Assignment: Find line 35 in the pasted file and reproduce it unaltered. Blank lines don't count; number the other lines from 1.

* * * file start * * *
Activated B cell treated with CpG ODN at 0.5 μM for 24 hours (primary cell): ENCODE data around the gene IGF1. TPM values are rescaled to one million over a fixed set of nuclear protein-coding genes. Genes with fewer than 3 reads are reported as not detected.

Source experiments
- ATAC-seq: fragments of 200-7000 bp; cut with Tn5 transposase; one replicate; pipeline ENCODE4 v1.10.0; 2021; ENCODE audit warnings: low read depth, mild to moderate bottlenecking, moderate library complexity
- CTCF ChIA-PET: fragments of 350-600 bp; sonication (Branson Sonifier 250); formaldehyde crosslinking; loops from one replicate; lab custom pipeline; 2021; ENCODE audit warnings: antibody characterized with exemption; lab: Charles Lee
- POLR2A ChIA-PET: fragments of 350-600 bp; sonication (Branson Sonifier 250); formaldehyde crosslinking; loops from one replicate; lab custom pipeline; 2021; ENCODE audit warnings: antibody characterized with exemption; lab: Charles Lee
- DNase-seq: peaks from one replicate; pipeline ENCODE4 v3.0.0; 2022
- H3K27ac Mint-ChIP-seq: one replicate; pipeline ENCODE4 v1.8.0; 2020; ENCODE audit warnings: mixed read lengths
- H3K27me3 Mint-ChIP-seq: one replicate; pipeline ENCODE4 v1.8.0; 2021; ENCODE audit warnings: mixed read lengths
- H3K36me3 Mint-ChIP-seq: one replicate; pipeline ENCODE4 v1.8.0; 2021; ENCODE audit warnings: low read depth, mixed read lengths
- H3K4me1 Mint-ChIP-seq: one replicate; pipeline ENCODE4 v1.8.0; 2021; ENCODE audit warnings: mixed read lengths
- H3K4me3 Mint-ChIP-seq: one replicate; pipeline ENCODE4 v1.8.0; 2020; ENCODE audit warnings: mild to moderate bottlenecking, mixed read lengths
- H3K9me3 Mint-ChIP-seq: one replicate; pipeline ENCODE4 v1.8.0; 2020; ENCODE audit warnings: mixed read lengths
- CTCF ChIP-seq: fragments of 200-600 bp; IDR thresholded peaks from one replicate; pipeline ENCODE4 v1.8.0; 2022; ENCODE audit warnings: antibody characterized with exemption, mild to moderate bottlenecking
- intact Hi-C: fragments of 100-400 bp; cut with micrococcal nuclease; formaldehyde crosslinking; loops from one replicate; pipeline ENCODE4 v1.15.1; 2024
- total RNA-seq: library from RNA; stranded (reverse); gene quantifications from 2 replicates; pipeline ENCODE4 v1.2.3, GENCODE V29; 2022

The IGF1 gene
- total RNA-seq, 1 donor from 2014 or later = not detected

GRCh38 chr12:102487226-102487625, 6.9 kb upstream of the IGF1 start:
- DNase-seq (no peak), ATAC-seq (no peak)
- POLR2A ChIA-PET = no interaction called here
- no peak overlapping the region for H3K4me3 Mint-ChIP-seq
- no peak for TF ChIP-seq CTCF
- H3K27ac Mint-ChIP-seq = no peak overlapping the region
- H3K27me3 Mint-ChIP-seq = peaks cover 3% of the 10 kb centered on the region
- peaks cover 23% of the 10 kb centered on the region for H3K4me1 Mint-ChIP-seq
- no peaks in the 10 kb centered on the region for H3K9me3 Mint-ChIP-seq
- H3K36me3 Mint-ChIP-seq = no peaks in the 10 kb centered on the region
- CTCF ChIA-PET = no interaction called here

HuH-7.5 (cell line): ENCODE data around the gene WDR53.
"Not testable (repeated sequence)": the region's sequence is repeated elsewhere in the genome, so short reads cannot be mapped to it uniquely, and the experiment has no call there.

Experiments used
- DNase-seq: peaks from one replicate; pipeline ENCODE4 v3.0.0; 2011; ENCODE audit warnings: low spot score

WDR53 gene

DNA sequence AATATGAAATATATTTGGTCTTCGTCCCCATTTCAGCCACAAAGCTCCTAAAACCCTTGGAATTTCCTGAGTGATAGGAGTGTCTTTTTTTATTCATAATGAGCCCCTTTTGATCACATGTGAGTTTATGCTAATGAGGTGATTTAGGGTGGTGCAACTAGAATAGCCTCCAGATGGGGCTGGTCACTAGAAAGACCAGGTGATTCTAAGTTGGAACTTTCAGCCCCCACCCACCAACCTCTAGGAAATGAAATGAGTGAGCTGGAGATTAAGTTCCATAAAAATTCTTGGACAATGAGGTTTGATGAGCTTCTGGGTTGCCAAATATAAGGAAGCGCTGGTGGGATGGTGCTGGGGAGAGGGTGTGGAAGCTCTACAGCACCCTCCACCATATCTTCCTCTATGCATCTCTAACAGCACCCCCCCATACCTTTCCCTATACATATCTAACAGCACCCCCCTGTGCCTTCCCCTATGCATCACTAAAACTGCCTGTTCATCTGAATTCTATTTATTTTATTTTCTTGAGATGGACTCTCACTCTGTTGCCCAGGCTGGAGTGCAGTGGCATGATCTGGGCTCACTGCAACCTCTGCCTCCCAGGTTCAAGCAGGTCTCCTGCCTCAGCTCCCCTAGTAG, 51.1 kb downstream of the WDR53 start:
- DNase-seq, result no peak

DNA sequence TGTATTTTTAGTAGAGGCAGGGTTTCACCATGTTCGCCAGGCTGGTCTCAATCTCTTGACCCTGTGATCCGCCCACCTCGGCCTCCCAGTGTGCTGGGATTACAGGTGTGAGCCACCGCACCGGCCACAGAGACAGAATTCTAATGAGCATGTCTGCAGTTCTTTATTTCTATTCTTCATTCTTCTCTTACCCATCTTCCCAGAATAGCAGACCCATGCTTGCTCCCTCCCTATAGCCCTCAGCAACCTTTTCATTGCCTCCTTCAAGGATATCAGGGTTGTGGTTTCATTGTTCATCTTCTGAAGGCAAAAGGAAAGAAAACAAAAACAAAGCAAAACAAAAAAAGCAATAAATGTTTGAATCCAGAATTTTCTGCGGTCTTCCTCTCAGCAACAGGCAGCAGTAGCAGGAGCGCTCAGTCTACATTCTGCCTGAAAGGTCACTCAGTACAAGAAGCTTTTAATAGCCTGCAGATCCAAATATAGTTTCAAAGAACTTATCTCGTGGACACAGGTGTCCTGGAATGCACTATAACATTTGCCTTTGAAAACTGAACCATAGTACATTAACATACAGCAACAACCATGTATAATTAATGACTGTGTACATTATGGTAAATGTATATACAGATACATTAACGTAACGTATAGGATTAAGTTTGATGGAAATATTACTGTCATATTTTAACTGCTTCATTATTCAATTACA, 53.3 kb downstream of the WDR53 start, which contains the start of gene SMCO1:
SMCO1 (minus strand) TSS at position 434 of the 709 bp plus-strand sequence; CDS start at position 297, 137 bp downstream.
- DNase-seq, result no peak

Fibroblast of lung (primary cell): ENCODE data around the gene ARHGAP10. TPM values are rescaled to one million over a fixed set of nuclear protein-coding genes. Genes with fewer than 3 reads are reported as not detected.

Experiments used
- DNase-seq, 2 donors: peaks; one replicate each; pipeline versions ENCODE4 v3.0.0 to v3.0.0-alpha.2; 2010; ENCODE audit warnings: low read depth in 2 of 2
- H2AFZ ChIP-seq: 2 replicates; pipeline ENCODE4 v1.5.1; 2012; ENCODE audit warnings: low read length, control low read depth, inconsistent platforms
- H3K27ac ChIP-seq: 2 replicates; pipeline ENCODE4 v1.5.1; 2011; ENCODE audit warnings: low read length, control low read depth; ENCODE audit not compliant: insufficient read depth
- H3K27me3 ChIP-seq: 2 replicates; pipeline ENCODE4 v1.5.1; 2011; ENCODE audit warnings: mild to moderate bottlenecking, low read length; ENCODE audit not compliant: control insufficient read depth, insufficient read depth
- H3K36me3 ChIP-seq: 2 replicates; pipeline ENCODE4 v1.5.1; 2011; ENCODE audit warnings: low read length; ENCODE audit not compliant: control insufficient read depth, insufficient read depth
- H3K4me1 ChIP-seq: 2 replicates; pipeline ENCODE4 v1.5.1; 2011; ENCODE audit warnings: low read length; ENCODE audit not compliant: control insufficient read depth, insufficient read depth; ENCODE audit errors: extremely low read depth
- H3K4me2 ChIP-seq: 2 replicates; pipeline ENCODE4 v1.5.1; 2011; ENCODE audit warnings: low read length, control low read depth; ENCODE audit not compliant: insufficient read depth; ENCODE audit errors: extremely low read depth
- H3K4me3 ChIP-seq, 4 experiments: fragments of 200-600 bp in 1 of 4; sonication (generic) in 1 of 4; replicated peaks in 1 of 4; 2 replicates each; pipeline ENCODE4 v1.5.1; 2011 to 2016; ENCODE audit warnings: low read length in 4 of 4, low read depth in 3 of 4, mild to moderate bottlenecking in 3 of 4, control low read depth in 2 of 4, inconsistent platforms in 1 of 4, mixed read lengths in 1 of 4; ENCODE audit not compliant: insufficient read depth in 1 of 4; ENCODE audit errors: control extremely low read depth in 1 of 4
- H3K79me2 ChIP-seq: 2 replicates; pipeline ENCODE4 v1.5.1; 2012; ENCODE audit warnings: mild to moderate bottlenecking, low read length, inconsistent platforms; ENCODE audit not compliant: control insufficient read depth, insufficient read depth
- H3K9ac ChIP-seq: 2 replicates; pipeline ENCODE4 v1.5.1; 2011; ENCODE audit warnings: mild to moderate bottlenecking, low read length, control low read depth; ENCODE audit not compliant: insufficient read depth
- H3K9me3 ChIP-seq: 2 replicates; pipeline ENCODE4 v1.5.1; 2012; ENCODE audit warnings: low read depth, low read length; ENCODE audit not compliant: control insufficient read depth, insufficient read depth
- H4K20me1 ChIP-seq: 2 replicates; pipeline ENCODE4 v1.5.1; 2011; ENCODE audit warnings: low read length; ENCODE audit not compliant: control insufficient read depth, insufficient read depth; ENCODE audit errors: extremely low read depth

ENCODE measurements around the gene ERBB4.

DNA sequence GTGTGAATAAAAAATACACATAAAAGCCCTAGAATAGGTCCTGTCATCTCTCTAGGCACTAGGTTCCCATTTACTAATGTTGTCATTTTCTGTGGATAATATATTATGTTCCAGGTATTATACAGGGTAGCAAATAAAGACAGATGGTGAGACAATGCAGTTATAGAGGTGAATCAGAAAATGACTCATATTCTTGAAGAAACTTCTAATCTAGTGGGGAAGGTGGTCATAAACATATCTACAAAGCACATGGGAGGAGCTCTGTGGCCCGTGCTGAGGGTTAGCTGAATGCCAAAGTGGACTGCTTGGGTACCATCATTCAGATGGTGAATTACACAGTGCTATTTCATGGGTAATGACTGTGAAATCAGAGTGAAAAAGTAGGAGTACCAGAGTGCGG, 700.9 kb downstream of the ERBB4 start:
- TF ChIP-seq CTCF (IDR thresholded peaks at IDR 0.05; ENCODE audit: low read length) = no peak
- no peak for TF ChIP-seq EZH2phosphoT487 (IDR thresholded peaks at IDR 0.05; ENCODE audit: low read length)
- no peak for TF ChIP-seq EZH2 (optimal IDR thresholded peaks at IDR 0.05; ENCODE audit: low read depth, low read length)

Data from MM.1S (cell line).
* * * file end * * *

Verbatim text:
- DNase-seq, result no peak